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Optics innovations to be showcased during OSA's Annual Meeting, Frontiers in Optics 2011

Advances in optics research and technologies from more than 850 scientific, technical and educational presentations will be highlighted during the Optical Society's (OSA) 95th Annual Meeting, Frontiers in Optics (FiO) 2011, being held Oct. 16 20 at the Fairmont San Jose and Sainte Claire hotels in San Jose, Calif. Held in conjunction with Laser Science XXVII, the annual meeting of the American Physical Society (APS) Division of Laser Science (DLS), the meeting will cover the breadth of optical science and engineering in five days of cutting-edge content, powerful networking and opportunities for scientific exchange. Exhibits featuring 80 leading optics companies will complement the in-depth technical programming and offer attendees a glimpse of the latest optical technologies and products.

WHAT: The Optical Society's Annual Meeting, Frontiers in Optics 2011 (

WHERE: Fairmont San Jose and Sainte Claire hotels in San Jose, Calif.

WHEN: Sunday, Oct. 16 Thursday, Oct. 20

Hundreds of papers from researchers around the world will be presented during FiO, covering a wide range of topics across the entire spectrum of optics and photonics. Highlighted research presentations include:

  • Microscopy and Spectroscopy on a Cell Phone Researchers from the University of California, Davis will discuss how they transformed an ordinary iPhone into a high-quality medical imaging device that could be used to help doctors and nurses diagnose blood diseases in developing nations where many hospitals and rural clinics have limited or no access to laboratory equipment.

  • Tagging Brain Tumors with Gold A team of researchers from Duke University have proposed a way to harness the unique optical properties of gold nanoparticles to clearly distinguish a brain tumor from the healthy, and vital, tissue that surrounds it.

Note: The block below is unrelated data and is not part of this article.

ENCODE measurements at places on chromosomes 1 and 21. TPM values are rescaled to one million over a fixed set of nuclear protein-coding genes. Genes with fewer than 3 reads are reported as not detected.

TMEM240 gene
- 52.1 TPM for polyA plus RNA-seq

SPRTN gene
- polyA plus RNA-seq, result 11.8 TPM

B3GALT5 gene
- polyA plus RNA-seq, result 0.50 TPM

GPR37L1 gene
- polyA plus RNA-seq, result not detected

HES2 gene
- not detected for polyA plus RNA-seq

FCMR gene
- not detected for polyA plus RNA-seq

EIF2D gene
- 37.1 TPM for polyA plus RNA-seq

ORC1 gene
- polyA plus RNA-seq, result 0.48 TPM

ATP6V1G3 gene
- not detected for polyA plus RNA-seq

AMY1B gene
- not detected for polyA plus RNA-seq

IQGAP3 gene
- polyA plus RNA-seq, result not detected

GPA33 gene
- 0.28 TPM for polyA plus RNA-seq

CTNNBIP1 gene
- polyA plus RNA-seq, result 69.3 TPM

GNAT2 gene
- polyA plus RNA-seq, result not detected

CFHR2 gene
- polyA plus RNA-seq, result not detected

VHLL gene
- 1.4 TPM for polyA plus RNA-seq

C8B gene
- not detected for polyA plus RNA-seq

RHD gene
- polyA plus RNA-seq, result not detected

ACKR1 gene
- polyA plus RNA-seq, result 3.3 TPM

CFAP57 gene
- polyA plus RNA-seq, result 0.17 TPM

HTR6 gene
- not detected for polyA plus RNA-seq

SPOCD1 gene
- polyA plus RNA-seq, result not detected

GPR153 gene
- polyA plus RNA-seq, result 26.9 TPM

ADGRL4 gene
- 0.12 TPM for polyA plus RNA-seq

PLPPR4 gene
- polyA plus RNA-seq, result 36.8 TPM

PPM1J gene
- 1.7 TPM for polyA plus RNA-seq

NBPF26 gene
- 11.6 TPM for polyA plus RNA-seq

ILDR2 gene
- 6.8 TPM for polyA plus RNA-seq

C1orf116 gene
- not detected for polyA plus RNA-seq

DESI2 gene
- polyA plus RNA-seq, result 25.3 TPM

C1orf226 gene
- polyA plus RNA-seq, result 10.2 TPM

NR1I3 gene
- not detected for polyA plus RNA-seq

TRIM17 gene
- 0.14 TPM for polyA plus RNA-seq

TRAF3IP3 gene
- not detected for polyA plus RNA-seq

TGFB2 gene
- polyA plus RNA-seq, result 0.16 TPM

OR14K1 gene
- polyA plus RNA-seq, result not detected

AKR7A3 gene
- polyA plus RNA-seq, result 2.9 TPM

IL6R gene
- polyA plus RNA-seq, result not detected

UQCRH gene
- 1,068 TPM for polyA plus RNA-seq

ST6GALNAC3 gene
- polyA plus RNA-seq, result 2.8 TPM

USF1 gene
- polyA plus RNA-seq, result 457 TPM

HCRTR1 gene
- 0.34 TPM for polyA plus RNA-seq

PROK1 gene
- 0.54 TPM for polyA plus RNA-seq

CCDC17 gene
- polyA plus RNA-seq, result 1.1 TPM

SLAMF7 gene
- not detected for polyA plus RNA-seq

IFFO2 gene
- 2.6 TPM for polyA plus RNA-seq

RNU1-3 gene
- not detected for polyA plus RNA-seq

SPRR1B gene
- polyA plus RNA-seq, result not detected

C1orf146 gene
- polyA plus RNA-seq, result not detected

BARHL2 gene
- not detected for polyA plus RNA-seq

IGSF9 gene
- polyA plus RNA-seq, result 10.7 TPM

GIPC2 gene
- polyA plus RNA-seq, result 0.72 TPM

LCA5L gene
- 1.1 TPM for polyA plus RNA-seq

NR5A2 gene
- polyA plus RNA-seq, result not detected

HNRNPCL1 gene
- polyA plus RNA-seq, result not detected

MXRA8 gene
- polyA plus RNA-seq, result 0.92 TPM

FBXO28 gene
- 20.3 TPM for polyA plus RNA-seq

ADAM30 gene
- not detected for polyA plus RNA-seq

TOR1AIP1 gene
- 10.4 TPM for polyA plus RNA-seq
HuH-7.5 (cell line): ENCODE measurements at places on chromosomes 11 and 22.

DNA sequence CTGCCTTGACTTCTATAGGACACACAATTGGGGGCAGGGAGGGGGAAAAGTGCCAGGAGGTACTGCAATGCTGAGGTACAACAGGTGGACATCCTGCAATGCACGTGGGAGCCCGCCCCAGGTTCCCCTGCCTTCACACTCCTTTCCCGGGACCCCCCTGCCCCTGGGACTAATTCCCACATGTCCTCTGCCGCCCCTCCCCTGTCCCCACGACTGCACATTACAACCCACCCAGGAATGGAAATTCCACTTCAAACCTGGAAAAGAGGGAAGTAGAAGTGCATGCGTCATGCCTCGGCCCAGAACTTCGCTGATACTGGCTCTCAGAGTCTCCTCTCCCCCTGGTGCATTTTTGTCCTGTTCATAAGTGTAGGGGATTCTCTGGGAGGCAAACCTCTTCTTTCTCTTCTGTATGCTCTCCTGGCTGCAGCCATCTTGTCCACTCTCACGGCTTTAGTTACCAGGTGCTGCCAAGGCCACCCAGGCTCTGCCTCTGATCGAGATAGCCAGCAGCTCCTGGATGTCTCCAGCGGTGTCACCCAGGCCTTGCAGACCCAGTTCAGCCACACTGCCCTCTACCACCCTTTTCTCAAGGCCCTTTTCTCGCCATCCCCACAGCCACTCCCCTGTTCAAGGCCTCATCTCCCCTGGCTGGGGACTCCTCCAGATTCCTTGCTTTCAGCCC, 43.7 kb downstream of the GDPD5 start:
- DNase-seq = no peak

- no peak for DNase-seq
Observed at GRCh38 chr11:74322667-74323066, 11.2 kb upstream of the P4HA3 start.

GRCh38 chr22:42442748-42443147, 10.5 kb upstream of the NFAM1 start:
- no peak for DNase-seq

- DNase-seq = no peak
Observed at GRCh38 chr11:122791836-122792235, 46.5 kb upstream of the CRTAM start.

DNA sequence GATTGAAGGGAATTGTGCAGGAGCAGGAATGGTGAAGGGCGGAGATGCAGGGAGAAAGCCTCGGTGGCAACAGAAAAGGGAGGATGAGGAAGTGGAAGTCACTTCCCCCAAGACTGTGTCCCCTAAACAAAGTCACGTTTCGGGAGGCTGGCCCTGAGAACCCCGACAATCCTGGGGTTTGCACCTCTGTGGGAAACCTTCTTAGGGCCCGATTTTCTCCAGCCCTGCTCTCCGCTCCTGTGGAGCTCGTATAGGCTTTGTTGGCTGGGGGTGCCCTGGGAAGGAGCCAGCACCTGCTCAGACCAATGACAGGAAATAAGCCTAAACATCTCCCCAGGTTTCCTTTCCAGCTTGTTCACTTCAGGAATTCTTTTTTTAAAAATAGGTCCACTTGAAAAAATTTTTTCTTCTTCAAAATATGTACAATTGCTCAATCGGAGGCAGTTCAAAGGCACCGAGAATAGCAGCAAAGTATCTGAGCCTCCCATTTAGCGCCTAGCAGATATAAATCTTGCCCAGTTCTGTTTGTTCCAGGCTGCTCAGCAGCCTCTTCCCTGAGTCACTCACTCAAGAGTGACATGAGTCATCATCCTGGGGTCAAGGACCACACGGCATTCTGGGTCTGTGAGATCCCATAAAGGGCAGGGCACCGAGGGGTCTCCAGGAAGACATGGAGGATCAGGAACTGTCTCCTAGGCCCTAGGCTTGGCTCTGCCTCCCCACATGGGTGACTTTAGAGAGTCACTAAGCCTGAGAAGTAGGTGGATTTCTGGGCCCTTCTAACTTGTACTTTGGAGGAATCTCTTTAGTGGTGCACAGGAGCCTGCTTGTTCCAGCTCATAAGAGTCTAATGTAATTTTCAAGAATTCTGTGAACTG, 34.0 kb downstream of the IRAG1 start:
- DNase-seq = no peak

• Temporal Cloaks Hide an Event in Time Scientists at Cornell University have demonstrated for the first time that it's possible to cloak a singular event in time, creating what they describe as a "history editor." Instead of spatial optical cloaks that can hide objects, this new type of cloak can hide an event that happened in time.

  • Lasers Inspired by Nature Researchers at Yale University are studying how two types of nanoscale structures on the feathers of brightly-colored birds produce brilliant and distinctive colors. The researchers are hoping that by borrowing these nanoscale tricks from nature they will be able to produce new types of lasersones that can assemble themselves by natural processes.

Additional FiO programming highlights include:

  • Plenary Session
    Monday, Oct. 17, 8 a.m.
    Regency Ballroom, Fairmont Hotel

    Professor Ferenc Krausz, Max-Planck-Institut fr Quantenoptik & Ludwig-Maximilians-Universitt Mnchen, Germany

    Seeing is believing: capturing electrons in real time

    Atomic-scale electronic motion is a key process in life as well as modern technologies, unfolding within tens to thousands of attoseconds (1 attosecond = 10^-18 s). The talk will review recent advances in laser science that have opened the door to watching and controlling these hitherto inaccessible microscopic dynamics.

    Professor Sir John Pendry FRS, The Blackett Lab, Imperial College, United Kingdom